A Primer On The Government's 'Private Internet'

It is believed that the leaked diplomatic cables came from the Secret Internet Protocol Router Network — or SIPRNET. That's the secure "private Internet" used by the military and the State Department. But the network's security is only as reliable as the people using it.

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GUY RAZ, host:

From NPR News, this is ALL THINGS CONSIDERED. I'm Guy Raz.

ROBERT SIEGEL, host:

And I'm Robert Siegel.

Today's All Tech Considered begins with more on the WikiLeaks story. It's believed that the leaked diplomatic cables came from something called the Secret Internet Protocol Router Network or SIPRNET. That's the secure, private Internet used by the military and the State Department.

As NPR's Martin Kaste reports, the networks security is only as reliable as the people using it.

MARTIN KASTE: Kiki Munshi is a retired foreign service officer who served a couple of years in Iraq. She recalls having two computers on her desk.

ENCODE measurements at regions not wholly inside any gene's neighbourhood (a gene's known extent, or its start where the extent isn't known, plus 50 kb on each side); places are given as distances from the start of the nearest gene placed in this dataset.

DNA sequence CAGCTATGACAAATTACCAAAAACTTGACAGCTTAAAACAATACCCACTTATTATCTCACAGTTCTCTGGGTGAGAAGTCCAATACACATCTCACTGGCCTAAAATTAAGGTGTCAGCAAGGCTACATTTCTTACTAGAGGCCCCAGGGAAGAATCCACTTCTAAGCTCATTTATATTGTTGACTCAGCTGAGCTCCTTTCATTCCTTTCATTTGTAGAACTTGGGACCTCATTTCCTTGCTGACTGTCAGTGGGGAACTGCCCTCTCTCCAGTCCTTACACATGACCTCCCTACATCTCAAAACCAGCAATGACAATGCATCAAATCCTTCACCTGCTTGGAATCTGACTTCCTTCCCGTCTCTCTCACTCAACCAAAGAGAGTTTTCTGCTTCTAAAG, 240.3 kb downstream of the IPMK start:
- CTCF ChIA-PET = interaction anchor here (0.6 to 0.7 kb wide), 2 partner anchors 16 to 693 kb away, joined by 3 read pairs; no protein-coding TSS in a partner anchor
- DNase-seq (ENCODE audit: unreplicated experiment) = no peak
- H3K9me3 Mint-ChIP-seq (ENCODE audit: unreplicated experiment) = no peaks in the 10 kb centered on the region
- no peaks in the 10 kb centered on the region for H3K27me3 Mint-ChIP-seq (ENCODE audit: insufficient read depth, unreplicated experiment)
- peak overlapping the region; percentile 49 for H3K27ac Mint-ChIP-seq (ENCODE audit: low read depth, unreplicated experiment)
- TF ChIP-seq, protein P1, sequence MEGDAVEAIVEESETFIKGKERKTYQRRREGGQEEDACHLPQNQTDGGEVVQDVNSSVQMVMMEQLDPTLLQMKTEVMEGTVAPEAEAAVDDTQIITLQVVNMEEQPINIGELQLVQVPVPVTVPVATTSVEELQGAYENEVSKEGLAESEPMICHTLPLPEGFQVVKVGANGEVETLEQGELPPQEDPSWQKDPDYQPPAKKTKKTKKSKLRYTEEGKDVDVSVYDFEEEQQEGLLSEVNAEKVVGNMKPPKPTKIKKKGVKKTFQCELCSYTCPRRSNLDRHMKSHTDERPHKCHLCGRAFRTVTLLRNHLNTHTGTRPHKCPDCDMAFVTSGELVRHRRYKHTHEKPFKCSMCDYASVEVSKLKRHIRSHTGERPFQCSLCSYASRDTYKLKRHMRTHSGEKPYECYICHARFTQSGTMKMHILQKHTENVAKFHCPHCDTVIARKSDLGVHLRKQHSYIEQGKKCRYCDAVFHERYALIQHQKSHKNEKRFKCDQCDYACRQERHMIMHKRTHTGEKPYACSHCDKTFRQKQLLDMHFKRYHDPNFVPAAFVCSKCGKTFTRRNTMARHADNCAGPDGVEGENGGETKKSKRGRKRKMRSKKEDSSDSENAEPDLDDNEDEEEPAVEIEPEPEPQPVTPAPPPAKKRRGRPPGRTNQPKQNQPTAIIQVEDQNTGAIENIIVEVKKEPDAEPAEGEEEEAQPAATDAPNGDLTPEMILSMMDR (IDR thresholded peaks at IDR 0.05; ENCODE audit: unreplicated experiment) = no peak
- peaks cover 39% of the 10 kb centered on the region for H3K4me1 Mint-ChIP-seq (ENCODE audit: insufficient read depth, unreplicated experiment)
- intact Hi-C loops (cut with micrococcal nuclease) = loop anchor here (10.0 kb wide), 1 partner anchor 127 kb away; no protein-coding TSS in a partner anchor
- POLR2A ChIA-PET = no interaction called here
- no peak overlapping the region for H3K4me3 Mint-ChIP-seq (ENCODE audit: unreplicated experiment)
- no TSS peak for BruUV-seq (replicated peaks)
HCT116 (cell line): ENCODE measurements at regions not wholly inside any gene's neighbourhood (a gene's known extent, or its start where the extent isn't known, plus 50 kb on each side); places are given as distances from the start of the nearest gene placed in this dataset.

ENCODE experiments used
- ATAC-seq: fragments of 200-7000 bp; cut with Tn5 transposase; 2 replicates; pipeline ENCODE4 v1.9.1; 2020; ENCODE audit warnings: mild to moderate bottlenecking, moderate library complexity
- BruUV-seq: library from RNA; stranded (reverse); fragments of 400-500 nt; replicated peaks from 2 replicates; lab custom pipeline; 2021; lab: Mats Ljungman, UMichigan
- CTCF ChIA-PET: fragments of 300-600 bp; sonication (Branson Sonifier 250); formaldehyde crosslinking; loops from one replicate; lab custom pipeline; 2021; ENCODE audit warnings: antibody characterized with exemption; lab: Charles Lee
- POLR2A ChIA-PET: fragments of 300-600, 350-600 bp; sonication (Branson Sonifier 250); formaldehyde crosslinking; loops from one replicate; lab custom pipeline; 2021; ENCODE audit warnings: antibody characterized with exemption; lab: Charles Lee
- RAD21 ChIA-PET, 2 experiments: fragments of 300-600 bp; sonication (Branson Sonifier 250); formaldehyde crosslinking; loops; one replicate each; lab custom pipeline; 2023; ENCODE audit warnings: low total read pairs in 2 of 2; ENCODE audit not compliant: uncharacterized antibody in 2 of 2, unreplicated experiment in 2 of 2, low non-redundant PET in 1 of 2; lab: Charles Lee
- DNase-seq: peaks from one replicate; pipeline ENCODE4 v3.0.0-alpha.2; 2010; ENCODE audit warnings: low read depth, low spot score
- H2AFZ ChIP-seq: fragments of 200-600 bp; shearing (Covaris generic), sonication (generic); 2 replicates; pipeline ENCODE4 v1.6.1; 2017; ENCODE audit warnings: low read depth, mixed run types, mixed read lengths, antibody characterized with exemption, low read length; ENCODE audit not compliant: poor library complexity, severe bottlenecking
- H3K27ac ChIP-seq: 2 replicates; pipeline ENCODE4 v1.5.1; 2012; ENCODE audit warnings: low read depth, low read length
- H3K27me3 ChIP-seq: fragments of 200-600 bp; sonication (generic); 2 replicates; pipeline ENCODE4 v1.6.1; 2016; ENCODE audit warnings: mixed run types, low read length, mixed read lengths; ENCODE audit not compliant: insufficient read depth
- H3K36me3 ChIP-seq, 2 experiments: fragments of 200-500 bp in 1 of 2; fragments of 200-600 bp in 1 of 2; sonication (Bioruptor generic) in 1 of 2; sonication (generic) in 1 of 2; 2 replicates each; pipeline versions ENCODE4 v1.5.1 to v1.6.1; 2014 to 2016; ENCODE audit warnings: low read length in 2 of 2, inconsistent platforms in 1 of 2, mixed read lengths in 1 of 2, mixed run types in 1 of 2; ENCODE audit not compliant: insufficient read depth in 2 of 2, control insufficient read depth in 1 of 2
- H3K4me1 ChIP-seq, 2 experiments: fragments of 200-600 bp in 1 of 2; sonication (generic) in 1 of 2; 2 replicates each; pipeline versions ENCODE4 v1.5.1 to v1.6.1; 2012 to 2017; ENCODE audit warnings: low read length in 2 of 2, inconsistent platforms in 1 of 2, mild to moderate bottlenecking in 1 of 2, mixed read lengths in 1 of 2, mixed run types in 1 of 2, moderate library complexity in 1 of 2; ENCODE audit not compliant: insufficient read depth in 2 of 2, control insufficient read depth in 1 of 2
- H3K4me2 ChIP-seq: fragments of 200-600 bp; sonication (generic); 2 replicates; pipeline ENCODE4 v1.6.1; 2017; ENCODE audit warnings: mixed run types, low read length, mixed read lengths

Ms. KIKI MUNSHI (Retired Foreign Service Officer): One that I used for everyday conversation and one which was a military computer and could be used for classified information.

KASTE: That second military computer would've been connected to SIPRNET. It was meant for secret communications, but technically, it was nothing fancy. Bruce Schneier is a prominent author and consultant on computer security.

Mr. BRUCE SCHNEIER (Author, Computer Security Consultant): What the government did is they made their own network. It looks just like the Internet, except it's for classified information, and only people who are cleared had access to it.

KASTE: The network was expanded intentionally after 9/11 because of the belief that more information sharing between agencies might lead to the detection of terror plots. But SIPRNET has expanded so much, an estimated two million or more military and civilian personnel now have access to the system. With that many users, no amount of special logins or tracking software can guarantee security, says Schneier.

Mr. SCHNEIER: The more people have access to it, the more people can decide deliberately to leak it or accidentally to leak it.

KASTE: And that's apparently what happened here. Although the source for the WikiLeaks information is not known, the assumption is that this information was leaked, not hacked. And it may not have been the first time. Earlier this year, the Army charged an intelligence analyst named Bradley Manning with being a source for WikiLeaks.

Martin Kaste, NPR News.

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